Monocle Weekend
Edition: Saturday



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Turning up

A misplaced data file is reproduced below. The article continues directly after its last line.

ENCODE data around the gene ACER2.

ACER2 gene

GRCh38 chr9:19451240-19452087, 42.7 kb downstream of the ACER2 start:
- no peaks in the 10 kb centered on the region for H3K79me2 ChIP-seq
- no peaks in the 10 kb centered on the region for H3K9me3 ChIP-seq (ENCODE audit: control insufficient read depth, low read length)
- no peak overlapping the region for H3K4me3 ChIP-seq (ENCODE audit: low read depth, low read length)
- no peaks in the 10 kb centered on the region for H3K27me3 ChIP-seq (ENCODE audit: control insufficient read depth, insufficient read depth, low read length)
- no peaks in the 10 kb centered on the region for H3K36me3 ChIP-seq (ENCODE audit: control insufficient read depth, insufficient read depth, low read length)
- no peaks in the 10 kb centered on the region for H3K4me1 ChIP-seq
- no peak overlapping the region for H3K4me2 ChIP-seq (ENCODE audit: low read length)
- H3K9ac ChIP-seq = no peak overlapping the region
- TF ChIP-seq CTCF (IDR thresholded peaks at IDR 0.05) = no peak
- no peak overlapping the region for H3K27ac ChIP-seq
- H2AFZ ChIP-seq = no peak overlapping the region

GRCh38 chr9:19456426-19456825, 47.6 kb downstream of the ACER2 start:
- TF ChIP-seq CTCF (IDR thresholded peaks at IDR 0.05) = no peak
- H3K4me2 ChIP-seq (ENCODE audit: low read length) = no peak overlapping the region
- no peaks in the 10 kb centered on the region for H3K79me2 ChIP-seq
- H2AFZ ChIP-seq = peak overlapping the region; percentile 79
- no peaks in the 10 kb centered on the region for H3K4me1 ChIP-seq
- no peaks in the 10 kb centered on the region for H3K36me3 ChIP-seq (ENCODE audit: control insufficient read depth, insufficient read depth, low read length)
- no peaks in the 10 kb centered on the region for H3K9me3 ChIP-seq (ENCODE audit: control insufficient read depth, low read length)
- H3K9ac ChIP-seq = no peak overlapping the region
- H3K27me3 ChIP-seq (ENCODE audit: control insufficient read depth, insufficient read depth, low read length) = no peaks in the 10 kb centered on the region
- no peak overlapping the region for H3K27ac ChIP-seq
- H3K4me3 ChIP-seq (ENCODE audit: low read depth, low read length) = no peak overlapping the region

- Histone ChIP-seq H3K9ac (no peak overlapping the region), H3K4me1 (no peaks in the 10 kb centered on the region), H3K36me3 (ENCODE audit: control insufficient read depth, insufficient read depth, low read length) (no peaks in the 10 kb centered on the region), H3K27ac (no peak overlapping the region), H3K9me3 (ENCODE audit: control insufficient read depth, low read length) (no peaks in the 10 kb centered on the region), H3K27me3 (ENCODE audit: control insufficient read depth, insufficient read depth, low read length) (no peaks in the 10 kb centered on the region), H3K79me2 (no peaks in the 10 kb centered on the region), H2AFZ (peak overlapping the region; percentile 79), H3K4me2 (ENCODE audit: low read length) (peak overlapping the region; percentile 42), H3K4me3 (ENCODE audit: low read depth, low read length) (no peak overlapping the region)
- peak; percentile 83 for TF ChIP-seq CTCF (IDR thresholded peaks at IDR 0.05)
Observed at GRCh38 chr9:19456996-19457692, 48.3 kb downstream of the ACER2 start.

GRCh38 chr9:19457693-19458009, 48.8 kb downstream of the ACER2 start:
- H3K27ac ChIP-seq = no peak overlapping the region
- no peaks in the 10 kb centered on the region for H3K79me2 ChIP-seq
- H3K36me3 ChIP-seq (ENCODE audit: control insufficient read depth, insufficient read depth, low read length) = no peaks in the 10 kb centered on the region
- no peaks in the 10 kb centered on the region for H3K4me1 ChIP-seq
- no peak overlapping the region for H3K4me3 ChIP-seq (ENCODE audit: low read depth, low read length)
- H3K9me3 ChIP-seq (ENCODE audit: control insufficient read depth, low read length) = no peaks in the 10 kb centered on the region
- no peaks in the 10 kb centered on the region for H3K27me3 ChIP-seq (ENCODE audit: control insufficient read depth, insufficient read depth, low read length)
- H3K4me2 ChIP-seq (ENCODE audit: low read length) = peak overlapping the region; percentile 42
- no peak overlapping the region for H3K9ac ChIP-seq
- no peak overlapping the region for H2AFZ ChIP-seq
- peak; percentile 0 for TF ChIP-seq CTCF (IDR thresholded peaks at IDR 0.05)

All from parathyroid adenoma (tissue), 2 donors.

Back in January when the third lockdown hit, our offices went quiet – although not silent. When you have a radio station, live news shows and a magazine to dispatch to the printers, you have to keep a core group together. Now, with infection numbers down and confidence up, the editorial team is fully back and the hope is that this time we get to stay united. Why does it matter? It’s more creative, it’s easier to finesse projects in real time that are moving at pace, it’s simpler to spot when someone needs help and it’s also more likely that you will avoid errors creeping into the process.And then there’s the selfish bit: I like seeing these people. While we may not have a watercooler, we do have watercooler moments when films are recommended, stories unpacked, funny moments relived, ideas shared. That’s not to say that our teams in distant offices should be out of the loop – we make sure that there’s a weekly Asia-bureaux call with Fiona and Jun in Tokyo and Nina and James in Hong Kong (the highlight this week was Fiona explaining why a new cologne is based on the smell of sumo wrestlers). But, as too many reports continue to appear declaring that office life is doomed, here are just three scenes – and a few, perhaps, unsung stars – that made Midori House the place we all wanted to be this week.On Wednesday, the first copy of The Monocle Book of Homes came into the office. It’s exciting when a new book arrives. And it is stunning. It was designed by our art director Sam Brogan and he’s done an amazing job. I have seen the focus and the late nights that he has poured into every page and every decision. Sam brought the book over to show me the second that it landed and he was beaming. How great, I thought, to have such pride in the things you make. Really, you had to be there.On Tuesday we recorded episode 500 of The Urbanist which will air this coming Thursday. It’s a show that I get to host but booking the guests, honing the debates and stitching together my fumbled audio is down to two people on M24: producer Carlota Rebelo and senior studio manager David Stevens. For this landmark show the tables are turned and I am the guest – the result is both a celebration of almost 10 years of the podcast and a gentle roasting of yours truly. As the recording ended, David came in and opened a bottle of champagne. Just two of the people who have helped us keep the radio live and essential over the past 18 months, even while their families are far off in Portugal and New Zealand.Yesterday we just about sent the June issue to print. We have a tight squad of sub editors who have to proof and improve every story, make sure that credits are in order, take in rounds of corrections from editors and late-filing writers, and so much more. They have perhaps the most stressful role to play. Running it all is chief sub Lewis Huxley whose calmness, precision and focus are unbelievable – and he’s dapper too. There was a moment this week where I just thought, “How does he do this?” There were people hovering around him, print-outs being dropped on his desk and then I arrived with even more changes. But there’s something in this intensity, in this ability to make to-the-second decisions on press day, that just works when we are all present.I should also mention Nic and Louis, two young writers who are now also flourishing as editors (they pull together this Saturday Monocle Weekend Edition for starters) and who you see making the most of every project, every interaction that they have with the world of journalism – that’s hard to replicate on Zoom. Then there’s Joe, Hester and Molly on the books team who this week were already deep into planning our new title for anyone who wants to start or grow a business – and who were able to nicely corner me when they needed feedback without sending an entreating email.This has been a week of interviewing people face-to-face for the new internship programme, planning for the launch events at Midori for the homes book with Hannah and, just as importantly, being surrounded by clever conversation, people passionate about making magazines and radio shows, and a feeling of nourishing camaraderie. That’s why for me – and many more people – the future is not being sat in the spare bedroom all day but in the office reborn.

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